One Pollyanna's thoughts, experiences, questions, curiosities, inspirations, introspections, and wonderings.
Perhaps an invitation to your own responsive ponderings?
Possibly not safe for work, nor for those who believe in TMI, who are easily offended, who prefer to remain inert, and who prefer I remain silent. There's a lotta free thinking going on around these parts...
Take everything you know and imagine about Freddie Mercury: the iconic British rock star, the philandering partier, the serial maker of testosteroned-anthems, and flip it around to something less familiar: Farrokh Bulsara, a demure, bucktoothed Indian boy in a Bombay boarding school, listening to Lata Mangeshkar, playing cricket.
Curiously enough, the one thing Freddie Mercury was never asked, nor spoke openly about, was his Indianness. […] There were no Indian rock stars in England, sure. But there were also no Indian rock stars in India. Or Tanzania. Let alone gay, Indian, Parsi, third-culture-kid rock stars in either India, England, or Tanzania.
Freddie could not refer to any identity or trajectory other than his own. It is clear from interviews with his family and friends that he was not self-hating, not the type to try hard to be “white-washed.” His silence or dismissal about his cultural background—and one so formative and dramatically different than British life at that—can be interpreted as a political and social symptom of his time:
Freddie lived in the same Britain that has given the world its Victorian feelings about desire, sex and gender. Perhaps he rejected British Victorian taste at the same time he rejected his Indian Africaness. Even American liberal Lester Bangs was made uncomfortable by Mercury’s bare chest. What we call ‘queer’ now with feelings of empowerment, then, was still scary and threatening even on the music scene. Did he consider himself British? Or like Bowie who came after, an alien altogether?
[…] But this is the Freddie we all know: Take, for example, September 1978—his prime. He was handsome, with an angular though slightly bovine jaw, and vaguely ethnic features. Even as someone unfortunate enough to have never witnessed his performative tenacity in real life, the visual archives of Freddie Mercury make certain things apparent: he was magical, soft-spoken, and—to complicate and contribute to his paradoxical bustle—clear that he was the toughest, coolest queen the world had ever seen, whose work, as effeminate and genderbending as it was, is still considered pretty manly today. V.S. Naipaul once said: “write every book as though it is your last.” Freddie, with vatic intuition, took a page out of that book, and sang every song with the same sentiment. It is universally agreed upon—I think—that it is seldom one finds artists who exalt both abandon and irony as debonairly as he.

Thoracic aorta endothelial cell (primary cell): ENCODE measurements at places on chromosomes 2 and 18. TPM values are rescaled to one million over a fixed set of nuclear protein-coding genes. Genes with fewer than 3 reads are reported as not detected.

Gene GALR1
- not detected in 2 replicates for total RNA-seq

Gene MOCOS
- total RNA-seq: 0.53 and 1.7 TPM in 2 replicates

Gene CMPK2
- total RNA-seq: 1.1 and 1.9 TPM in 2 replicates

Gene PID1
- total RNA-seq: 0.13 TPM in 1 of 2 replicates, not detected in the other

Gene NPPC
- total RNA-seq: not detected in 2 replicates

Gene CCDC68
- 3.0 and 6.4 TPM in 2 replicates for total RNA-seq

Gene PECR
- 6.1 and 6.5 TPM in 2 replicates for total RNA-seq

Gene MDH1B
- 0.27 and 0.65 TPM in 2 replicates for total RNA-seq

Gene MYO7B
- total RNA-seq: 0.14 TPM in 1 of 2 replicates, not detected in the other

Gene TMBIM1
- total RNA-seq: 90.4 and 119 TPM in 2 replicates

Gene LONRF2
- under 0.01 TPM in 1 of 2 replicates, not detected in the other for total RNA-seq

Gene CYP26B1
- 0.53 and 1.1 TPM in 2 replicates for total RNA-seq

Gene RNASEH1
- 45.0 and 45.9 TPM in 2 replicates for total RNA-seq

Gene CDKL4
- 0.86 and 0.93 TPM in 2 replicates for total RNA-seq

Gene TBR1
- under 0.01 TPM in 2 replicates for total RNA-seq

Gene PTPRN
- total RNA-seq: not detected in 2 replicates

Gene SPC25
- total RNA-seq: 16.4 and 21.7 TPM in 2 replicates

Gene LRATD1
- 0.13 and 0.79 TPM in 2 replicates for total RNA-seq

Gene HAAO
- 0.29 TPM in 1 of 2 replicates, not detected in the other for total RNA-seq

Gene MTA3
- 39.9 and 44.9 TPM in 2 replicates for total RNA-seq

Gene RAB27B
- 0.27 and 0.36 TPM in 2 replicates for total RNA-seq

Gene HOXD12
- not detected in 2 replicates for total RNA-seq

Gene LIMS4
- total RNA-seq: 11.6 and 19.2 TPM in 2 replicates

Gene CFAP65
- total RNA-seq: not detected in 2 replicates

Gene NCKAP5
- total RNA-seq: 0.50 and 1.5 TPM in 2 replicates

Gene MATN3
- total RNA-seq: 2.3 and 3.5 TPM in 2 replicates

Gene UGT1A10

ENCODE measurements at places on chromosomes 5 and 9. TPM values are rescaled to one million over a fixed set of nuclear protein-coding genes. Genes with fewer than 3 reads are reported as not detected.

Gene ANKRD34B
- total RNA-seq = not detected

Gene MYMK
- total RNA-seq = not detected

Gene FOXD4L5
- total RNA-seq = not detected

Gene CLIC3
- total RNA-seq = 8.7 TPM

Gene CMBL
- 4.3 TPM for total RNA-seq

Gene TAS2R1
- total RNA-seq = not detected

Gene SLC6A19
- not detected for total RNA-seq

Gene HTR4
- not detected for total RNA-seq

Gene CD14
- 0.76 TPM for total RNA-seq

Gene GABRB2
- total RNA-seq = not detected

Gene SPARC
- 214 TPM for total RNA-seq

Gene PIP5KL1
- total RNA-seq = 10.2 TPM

Despite the fact that he seemed to dismiss categories, reject a slew of social norms, he was ironically, a creature of caricature, of extremity, and high-Victorian causticity: “There’s no half measures with me,” Freddie said in one of his last interviews, unintentionally referencing an apt musical notation. From the dramatic flippancy of his costumes, to his 8-octave baritone perusing vocal extremes with relative abandon, to the fact that he—without doubt, and to the agreement of nearly everyone who lived in his era—defined what it meant to “party like a rock star, “ Freddie was not one for subtlety when it came to his artistic tastes.
And it is also possible that Freddie was not “stuck” in multiple worlds—though he was rejected from most— but liberated. And maybe he had the right idea about culture—that he was not Indian, Zoroastrian, British, or Zanzibarian—but quite simply, he was all that became of his passion: just rock ‘n’ roll.
Something is amiss. Most Americans know this â they can feel it deep down inside â even if they donât know what it is, things just donât seem right. The signs are everywhere. The headlines are true…
"Dear brothers and sisters, do remember one thing: Malala Day is not my day. Today is the day of every woman, every boy and every girl who have raised their voice for their rights.
Dear Friends, on the 9th of October 2012, the Taliban shot me on the left side of my forehead. They shot my friends too. They thought that the bullets would silence us. But they failed. The terrorists thought that they would change our aims and stop our ambitions, but nothing changed in my life except this: weakness, fear and hopelessness died. Strength, power and courage was born. I am the same Malala. My ambitions are the same. My hopes are the same. My dreams are the same.
The wise saying ‘the pen is mightier than sword’ was true. The extremists are afraid of books and pens. The power of education frightens them. They are afraid of women. The power of the voice of women frightens them. Through hate-filled actions, extremists have shown what frightens them the most: a girl with a book.
Peace is necessary for education. In many parts of the world, terrorism, wars and conflicts stop children to go to their schools. We are really tired of these wars. There was a time when women social activists asked men to stand up for their rights. But, this time, we will do it by ourselves. I am not telling men to step away from speaking for women’s rights. Rather, I am focusing on women to be independent to fight for themselves.
Today we call upon all communities to be tolerant – to reject prejudice based on caste, creed, sect, religion or gender. We cannot all succeed when half of us are held back.
We call upon our sisters around the world to be brave – to embrace the strength within themselves and realise their full potential.
Let us pick up our books and pens. They are our most powerful weapons.
We must not forget that our sisters and brothers are waiting for a bright peaceful future.”